My experiences in Shifting QA left

Dileep Marway

Posted On: July 8, 2022

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We have all heard the term ‘Shifting QA left’ in software testing – it is a term used by many senior stakeholders and while there are lots of ways of doing this, I will be sharing some ways which have worked well for me in the past.

Defects are cheaper when found earlier, there is evidence that defects are 100 times more expensive if they are not removed during the requirements phase.

Having walkthroughs of the requirements will help to uncover questions that can add true value when done early.

I loved seeing engineering, product, and QA professionals whiteboarding ideas and devising the customer value of an idea. Having alignment as early as possible in the process meant that we created true customer value.

Sometimes asking ‘why’ early on can make a massive difference. I have seen software fail where QA, engineering, and product are not aligned on the true customer value – ultimately this may mean that critical defects are released to clients. Not because there is no care, rather it is a misunderstanding of requirements.

Take an Apple wireless mouse, me being a customer, I would have been much happier if the team discussed this early and worked out that adding a charger port on the bottom of the mouse was a bad idea – especially when it cannot be used and charged at the same time, thus, making the device unusable when out of charge.

How can we shift QA left?

  1. Ensuring that QA is everyone’s responsibility – I always use the statement that QA is owned by the whole squad (product, delivery, engineering and QA) – why is this? A shared output means that there is more care for the product being engineered.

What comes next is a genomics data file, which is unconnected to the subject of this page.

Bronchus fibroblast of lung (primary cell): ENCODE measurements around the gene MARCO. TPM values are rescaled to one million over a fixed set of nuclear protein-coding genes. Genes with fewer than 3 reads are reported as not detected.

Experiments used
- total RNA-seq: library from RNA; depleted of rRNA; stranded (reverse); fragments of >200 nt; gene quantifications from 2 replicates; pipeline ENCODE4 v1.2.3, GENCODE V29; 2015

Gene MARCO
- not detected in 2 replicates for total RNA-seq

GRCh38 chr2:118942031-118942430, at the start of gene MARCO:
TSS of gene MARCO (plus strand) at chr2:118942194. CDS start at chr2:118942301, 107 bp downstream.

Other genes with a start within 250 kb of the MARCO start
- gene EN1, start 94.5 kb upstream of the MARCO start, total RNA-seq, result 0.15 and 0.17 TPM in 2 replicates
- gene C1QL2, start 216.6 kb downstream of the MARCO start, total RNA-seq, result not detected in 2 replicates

2. Prevention rather than detection – how annoying is it when you have a QA person who feels their sole goal is to find enough defects so that a developer looks totally inadequate. This should not be the objective, rather QA and engineers should work together to prevent defects occurring – pushing better unit testing and understanding what the customer value is.
  3. Automation is key – testing earlier is cheaper, and failing fast is the name of the game. Automating will make it easier to find defects early.
  4. Engineers and QA contribute to unit, integration and acceptance tests – in my experience, pairing and working together on these key tests mean that team accountability for QA is shared.
  5. Having the right culture – this for me is of utmost importance. A culture of teamwork, sharing accountability and owning the deliverable will ensure that the communication will automatically start early.

To find defects earlier you do not need to meet all of the above. From my experience small steps can help to get the team working towards the same goal.

The way that I pushed better collaboration between engineering and QA was to ensure that there was mutual respect on both sides, with each side learning from the other. What is key is to understand the skills from both sides would ultimately contribute to the same end goal, they are both cogs in ensuring the smooth delivery of software.

Getting early testing right

Failing fast is important and having the right mindset is key for this.

We have all seen the testing pyramid: